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Title: Compounding climate change impacts during high stress periods for a high wind and solar power system in Texas

Abstract

Power system planning aims at ensuring that sufficient supply- and demand-side assets exist to meet electricity demand at all times. For a Texas electric power system with high wind and solar penetrations, we quantify how climate change will affect supply and demand during three types of high stress periods for the power grid: high demand hours, high net demand hours, and high system ramp hours. We specifically quantify effects on demand, reductions in available thermal capacity (i.e. thermal deratings), wind and solar generation, and net demand. We estimate each using meteorological variables from five climate change projections (2041-2050) assuming Representative Concentration Pathway 8.5 and from a reference period (1996-2005). All five projections indicate that climate change will increase demand by up to 2 GWh during high demand hours (4% of demand in the reference period) and increase net demand by up to 3 GWh during high net demand periods (6% of net demand in the reference period). All five projections also indicate thermal deratings will increase during high demand and net demand periods by up to 2 GWh and high net demand ramps will increase by up to 2 GW. Overall, our results indicate compounding effects of climate change inmore » Texas will necessitate greater investment in peak and flexible capacity.« less

Authors:
ORCiD logo [1];  [2]; ORCiD logo [3];  [4]; ORCiD logo [5]
  1. Univ. of Michigan, Ann Arbor, MI (United States)
  2. Carnegie Mellon Univ., Pittsburgh, PA (United States)
  3. National Renewable Energy Laboratory (NREL), Golden, CO (United States)
  4. Univ. of Washington, Seattle, WA (United States)
  5. encoord LLC, Edgewater,CO (United States)
Publication Date:
Research Org.:
National Renewable Energy Lab. (NREL), Golden, CO (United States)
Sponsoring Org.:
USDOE National Renewable Energy Laboratory (NREL); Laboratory Directed Research and Development (LDRD) Program
OSTI Identifier:
1605082
Report Number(s):
NREL-JA-5D00-72413
Journal ID: ISSN 1748-9326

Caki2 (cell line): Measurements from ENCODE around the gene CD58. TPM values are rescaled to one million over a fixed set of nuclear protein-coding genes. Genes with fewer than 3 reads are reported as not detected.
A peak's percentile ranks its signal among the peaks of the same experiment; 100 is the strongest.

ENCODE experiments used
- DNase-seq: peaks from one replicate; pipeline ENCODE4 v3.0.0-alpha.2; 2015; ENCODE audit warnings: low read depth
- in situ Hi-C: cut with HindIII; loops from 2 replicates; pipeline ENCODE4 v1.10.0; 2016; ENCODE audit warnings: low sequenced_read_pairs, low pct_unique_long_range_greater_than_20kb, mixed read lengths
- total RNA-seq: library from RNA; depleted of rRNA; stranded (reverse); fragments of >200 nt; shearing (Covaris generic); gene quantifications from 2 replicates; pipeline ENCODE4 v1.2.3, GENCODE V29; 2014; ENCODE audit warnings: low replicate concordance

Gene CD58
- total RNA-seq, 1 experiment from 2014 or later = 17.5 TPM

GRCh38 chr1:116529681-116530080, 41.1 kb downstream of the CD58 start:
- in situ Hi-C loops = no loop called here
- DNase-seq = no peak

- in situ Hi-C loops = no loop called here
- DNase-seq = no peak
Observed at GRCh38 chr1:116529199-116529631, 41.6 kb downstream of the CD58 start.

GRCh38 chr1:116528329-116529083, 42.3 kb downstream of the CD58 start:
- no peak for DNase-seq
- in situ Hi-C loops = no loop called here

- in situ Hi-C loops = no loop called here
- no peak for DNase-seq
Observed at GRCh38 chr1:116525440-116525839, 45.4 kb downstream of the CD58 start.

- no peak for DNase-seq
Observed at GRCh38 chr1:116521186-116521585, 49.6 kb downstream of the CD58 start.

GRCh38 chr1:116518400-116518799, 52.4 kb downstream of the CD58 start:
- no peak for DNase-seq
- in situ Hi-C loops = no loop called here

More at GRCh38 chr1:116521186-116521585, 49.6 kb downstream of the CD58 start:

Grant/Contract Number:  
AC36-08GO28308
Resource Type:
Accepted Manuscript
Journal Name:
Environmental Research Letters
Additional Journal Information:
Journal Volume: 15; Journal Issue: 2; Journal ID: ISSN 1748-9326
Publisher:
IOP Publishing
Country of Publication:
United States
Language:
English
Subject:
24 POWER TRANSMISSION AND DISTRIBUTION; 29 ENERGY PLANNING, POLICY, AND ECONOMY; power system; climate change; wind; solar; Texas

Citation Formats

Craig, Michael, Jaramillo, Paulina, Hodge, Brian S, Nijssen, Bart, and Brancucci, Carlo. Compounding climate change impacts during high stress periods for a high wind and solar power system in Texas. United States: N. p., 2019. Web. doi:10.1088/1748-9326/ab6615.
Craig, Michael, Jaramillo, Paulina, Hodge, Brian S, Nijssen, Bart, & Brancucci, Carlo. Compounding climate change impacts during high stress periods for a high wind and solar power system in Texas. United States. doi:https://doi.org/10.1088/1748-9326/ab6615
Craig, Michael, Jaramillo, Paulina, Hodge, Brian S, Nijssen, Bart, and Brancucci, Carlo. Mon . "Compounding climate change impacts during high stress periods for a high wind and solar power system in Texas". United States. doi:https://doi.org/10.1088/1748-9326/ab6615. https://www.osti.gov/servlets/purl/1605082.
@article{osti_1605082,
title = {Compounding climate change impacts during high stress periods for a high wind and solar power system in Texas},
author = {Craig, Michael and Jaramillo, Paulina and Hodge, Brian S and Nijssen, Bart and Brancucci, Carlo},
abstractNote = {Power system planning aims at ensuring that sufficient supply- and demand-side assets exist to meet electricity demand at all times. For a Texas electric power system with high wind and solar penetrations, we quantify how climate change will affect supply and demand during three types of high stress periods for the power grid: high demand hours, high net demand hours, and high system ramp hours. We specifically quantify effects on demand, reductions in available thermal capacity (i.e. thermal deratings), wind and solar generation, and net demand. We estimate each using meteorological variables from five climate change projections (2041-2050) assuming Representative Concentration Pathway 8.5 and from a reference period (1996-2005). All five projections indicate that climate change will increase demand by up to 2 GWh during high demand hours (4% of demand in the reference period) and increase net demand by up to 3 GWh during high net demand periods (6% of net demand in the reference period). All five projections also indicate thermal deratings will increase during high demand and net demand periods by up to 2 GWh and high net demand ramps will increase by up to 2 GW. Overall, our results indicate compounding effects of climate change in Texas will necessitate greater investment in peak and flexible capacity.},
doi = {10.1088/1748-9326/ab6615},
journal = {Environmental Research Letters},
number = 2,
volume = 15,
place = {United States},
year = {2019},
month = {12}
}

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